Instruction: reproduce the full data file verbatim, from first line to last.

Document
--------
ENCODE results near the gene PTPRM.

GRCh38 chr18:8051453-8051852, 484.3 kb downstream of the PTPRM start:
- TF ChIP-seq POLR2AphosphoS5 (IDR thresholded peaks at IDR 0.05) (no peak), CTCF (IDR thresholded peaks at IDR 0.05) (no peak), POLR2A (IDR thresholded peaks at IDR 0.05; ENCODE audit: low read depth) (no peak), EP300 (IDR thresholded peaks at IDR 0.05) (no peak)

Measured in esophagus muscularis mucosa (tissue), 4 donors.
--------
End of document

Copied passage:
ENCODE results near the gene PTPRM.

GRCh38 chr18:8051453-8051852, 484.3 kb downstream of the PTPRM start:
- TF ChIP-seq POLR2AphosphoS5 (IDR thresholded peaks at IDR 0.05) (no peak), CTCF (IDR thresholded peaks at IDR 0.05) (no peak), POLR2A (IDR thresholded peaks at IDR 0.05; ENCODE audit: low read depth) (no peak), EP300 (IDR thresholded peaks at IDR 0.05) (no peak)

Measured in esophagus muscularis mucosa (tissue), 4 donors.